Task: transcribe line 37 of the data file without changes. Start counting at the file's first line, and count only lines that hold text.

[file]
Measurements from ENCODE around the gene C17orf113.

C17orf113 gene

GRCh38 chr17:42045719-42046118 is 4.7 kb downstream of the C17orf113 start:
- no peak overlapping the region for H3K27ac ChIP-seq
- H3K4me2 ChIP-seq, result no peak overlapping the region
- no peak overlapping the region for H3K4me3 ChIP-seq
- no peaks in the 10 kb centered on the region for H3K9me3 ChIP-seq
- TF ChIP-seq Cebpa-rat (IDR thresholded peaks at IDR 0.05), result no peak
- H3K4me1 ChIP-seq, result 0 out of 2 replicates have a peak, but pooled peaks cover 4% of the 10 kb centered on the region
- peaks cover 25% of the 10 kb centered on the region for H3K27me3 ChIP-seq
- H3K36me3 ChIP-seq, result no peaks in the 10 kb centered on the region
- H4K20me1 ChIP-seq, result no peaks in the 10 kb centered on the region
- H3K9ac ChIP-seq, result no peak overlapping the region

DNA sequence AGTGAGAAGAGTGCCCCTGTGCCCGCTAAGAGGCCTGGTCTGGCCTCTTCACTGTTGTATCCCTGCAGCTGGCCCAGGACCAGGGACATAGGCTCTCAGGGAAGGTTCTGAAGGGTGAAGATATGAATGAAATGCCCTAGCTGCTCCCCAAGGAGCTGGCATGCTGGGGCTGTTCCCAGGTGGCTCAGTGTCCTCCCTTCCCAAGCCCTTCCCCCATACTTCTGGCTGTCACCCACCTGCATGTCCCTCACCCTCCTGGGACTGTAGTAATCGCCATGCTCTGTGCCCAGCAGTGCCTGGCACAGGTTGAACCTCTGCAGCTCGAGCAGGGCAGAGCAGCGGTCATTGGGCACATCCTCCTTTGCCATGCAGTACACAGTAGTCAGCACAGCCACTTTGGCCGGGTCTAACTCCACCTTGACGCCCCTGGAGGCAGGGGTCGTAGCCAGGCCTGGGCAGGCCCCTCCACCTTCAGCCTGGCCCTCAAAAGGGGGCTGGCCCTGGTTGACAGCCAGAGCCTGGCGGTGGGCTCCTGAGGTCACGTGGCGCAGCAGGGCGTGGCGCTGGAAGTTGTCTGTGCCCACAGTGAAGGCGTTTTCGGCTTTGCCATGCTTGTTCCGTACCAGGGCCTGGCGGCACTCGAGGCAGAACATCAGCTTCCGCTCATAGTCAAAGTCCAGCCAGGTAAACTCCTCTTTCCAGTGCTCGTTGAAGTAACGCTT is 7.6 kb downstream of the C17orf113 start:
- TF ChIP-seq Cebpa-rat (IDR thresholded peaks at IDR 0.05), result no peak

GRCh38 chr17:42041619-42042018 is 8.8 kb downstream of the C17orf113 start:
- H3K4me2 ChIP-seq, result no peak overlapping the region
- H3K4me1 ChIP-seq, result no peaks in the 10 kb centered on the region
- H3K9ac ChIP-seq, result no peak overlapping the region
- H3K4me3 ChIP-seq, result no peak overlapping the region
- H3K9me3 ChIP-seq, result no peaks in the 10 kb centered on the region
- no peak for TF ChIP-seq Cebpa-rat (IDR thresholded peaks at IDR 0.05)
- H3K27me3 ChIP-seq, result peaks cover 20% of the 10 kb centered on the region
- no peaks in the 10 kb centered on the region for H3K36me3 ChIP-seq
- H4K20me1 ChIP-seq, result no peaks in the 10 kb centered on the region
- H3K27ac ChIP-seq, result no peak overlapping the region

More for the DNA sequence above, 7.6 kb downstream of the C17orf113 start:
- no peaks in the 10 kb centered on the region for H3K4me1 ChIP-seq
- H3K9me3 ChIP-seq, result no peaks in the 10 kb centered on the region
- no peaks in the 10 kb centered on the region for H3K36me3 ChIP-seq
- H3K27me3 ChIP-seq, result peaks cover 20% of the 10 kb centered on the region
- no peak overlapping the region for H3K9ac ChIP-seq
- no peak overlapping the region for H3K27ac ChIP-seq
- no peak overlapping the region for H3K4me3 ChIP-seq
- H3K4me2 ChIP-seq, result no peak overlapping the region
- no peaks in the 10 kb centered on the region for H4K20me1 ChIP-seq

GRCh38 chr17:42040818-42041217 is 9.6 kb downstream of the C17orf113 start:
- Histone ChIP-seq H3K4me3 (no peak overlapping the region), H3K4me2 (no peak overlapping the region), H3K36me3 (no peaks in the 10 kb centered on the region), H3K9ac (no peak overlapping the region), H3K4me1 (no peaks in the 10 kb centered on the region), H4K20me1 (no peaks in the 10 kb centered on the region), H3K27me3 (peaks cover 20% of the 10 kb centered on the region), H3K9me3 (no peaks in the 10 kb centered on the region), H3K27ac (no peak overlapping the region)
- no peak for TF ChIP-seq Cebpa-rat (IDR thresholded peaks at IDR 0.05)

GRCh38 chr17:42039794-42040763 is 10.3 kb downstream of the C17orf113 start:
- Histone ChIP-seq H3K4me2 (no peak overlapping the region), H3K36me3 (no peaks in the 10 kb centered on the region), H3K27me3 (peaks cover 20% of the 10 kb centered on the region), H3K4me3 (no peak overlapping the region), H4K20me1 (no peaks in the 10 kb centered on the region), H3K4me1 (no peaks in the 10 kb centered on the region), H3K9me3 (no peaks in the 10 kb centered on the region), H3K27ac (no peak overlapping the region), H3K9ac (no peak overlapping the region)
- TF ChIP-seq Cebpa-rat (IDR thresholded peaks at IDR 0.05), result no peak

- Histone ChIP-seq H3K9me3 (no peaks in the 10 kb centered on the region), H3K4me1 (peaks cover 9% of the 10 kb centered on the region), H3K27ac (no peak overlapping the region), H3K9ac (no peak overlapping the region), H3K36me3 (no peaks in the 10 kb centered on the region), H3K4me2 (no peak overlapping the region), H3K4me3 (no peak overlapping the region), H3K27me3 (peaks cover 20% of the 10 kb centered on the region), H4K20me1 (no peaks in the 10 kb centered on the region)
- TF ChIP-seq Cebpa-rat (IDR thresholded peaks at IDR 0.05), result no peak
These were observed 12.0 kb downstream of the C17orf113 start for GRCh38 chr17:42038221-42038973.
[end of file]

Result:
GRCh38 chr17:42040818-42041217 is 9.6 kb downstream of the C17orf113 start: